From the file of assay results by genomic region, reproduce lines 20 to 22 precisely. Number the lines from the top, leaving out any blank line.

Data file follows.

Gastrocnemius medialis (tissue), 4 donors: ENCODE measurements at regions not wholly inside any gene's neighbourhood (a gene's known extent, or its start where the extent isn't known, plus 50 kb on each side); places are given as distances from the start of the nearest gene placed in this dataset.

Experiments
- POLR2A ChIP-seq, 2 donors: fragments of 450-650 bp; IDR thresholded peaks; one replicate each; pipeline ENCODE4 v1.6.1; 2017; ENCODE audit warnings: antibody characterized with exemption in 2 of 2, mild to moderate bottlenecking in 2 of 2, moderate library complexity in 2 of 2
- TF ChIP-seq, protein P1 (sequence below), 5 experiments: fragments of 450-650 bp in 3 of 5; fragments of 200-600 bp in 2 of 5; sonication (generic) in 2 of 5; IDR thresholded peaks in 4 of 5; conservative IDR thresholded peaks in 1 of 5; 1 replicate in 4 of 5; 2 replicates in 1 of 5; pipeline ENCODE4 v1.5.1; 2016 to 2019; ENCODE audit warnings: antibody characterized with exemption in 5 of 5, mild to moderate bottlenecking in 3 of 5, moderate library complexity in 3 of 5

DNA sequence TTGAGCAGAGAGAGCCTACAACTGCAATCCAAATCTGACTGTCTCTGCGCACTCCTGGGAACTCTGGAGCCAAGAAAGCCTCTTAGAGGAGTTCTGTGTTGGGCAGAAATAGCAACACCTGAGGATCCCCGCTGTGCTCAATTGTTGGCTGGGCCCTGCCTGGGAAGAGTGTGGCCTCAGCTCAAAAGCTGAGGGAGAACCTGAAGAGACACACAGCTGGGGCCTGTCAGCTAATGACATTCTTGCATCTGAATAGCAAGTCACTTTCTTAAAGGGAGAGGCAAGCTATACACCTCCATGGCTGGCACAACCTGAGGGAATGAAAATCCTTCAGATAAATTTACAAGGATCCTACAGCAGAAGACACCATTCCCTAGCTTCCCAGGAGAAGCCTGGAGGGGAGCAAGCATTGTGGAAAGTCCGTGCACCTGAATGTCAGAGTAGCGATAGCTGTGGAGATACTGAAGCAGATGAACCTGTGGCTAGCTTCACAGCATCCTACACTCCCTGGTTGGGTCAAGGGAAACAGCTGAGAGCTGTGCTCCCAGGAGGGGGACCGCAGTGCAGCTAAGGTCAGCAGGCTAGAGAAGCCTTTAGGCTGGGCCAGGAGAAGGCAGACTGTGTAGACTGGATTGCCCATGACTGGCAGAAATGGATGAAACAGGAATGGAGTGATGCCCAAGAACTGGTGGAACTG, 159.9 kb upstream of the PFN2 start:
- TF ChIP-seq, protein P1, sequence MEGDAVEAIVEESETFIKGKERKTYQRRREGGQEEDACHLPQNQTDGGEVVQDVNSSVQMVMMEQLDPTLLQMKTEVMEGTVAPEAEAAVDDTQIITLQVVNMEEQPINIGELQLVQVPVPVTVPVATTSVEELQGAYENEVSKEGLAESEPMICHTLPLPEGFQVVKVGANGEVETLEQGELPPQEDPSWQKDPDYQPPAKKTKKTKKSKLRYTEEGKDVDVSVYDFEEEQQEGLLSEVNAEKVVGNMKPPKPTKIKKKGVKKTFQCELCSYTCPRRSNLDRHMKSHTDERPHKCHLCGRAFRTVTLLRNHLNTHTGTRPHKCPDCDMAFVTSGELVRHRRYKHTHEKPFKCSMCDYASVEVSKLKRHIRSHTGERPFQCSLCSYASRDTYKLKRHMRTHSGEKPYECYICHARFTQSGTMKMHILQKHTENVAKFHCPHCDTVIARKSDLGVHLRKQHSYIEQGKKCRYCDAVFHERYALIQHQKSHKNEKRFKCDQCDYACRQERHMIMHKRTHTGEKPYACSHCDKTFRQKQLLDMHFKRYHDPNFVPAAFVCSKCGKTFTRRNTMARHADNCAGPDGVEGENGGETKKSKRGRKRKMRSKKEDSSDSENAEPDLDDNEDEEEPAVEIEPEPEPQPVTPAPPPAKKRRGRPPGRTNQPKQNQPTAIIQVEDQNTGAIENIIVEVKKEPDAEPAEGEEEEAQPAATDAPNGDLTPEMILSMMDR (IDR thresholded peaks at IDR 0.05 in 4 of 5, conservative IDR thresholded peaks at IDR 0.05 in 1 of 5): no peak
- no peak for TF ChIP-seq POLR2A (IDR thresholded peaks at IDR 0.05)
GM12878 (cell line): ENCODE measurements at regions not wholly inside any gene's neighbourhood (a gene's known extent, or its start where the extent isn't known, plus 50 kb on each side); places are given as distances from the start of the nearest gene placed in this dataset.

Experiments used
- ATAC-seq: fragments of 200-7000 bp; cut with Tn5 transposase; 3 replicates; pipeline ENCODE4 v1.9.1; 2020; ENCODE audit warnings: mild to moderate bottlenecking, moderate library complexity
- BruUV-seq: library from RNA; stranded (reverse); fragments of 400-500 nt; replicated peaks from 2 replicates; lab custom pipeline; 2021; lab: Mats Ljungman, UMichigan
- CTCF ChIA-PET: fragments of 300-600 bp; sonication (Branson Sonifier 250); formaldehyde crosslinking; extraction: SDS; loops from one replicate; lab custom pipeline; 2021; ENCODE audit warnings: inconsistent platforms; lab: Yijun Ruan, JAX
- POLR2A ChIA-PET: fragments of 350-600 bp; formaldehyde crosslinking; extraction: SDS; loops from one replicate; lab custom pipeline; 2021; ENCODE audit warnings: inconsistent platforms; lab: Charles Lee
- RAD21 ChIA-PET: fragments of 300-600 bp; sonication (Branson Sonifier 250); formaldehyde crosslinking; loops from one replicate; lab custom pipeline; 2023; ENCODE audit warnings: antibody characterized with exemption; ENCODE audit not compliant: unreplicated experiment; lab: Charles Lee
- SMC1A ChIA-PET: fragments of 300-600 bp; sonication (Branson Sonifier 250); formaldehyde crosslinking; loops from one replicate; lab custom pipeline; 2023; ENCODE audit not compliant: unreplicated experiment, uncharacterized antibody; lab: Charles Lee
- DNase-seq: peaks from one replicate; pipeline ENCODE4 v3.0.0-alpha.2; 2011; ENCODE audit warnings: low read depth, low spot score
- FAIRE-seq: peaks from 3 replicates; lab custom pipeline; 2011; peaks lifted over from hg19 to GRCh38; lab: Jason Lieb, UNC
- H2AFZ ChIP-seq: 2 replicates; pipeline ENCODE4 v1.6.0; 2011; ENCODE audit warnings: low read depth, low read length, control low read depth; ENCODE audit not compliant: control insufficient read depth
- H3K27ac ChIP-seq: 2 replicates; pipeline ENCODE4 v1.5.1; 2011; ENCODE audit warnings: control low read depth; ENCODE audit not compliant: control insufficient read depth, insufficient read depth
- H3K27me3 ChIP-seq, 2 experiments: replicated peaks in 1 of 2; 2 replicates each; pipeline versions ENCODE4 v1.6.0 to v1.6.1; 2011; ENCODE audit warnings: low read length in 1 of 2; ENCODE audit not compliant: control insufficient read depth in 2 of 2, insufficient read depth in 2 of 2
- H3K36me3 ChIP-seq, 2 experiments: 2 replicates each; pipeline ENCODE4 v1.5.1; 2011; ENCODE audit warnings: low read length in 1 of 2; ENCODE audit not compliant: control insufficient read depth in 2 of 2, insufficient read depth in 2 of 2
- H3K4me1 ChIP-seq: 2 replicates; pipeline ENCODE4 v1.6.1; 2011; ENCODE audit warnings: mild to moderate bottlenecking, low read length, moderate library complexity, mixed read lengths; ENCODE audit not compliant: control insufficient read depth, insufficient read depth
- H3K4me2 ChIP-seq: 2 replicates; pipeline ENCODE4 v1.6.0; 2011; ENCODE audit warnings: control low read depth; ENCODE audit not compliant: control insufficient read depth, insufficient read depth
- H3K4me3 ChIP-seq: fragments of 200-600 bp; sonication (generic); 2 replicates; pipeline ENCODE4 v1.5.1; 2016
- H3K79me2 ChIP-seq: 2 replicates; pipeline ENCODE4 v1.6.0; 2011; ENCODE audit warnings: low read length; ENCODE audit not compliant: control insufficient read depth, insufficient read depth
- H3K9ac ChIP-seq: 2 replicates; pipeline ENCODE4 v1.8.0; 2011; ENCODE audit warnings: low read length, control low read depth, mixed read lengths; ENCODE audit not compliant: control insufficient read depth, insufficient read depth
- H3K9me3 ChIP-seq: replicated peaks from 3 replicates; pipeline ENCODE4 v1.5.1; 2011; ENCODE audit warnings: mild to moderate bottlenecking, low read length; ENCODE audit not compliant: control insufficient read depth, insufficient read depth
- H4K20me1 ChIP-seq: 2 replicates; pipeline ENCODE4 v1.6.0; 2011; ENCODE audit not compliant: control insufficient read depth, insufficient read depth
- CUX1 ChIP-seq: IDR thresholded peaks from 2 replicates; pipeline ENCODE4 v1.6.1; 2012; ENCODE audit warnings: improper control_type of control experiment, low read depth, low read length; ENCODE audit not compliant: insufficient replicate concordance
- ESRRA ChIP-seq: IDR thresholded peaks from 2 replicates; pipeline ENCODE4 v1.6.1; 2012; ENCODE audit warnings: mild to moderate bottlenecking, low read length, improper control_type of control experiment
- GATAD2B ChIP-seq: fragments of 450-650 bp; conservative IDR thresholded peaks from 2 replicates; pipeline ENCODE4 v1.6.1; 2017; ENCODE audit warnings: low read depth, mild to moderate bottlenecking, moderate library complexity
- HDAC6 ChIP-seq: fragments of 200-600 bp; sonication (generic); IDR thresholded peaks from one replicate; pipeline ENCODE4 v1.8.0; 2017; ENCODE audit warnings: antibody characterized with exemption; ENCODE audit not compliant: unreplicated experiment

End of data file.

- H3K27me3 ChIP-seq, 2 experiments: replicated peaks in 1 of 2; 2 replicates each; pipeline versions ENCODE4 v1.6.0 to v1.6.1; 2011; ENCODE audit warnings: low read length in 1 of 2; ENCODE audit not compliant: control insufficient read depth in 2 of 2, insufficient read depth in 2 of 2
- H3K36me3 ChIP-seq, 2 experiments: 2 replicates each; pipeline ENCODE4 v1.5.1; 2011; ENCODE audit warnings: low read length in 1 of 2; ENCODE audit not compliant: control insufficient read depth in 2 of 2, insufficient read depth in 2 of 2
- H3K4me1 ChIP-seq: 2 replicates; pipeline ENCODE4 v1.6.1; 2011; ENCODE audit warnings: mild to moderate bottlenecking, low read length, moderate library complexity, mixed read lengths; ENCODE audit not compliant: control insufficient read depth, insufficient read depth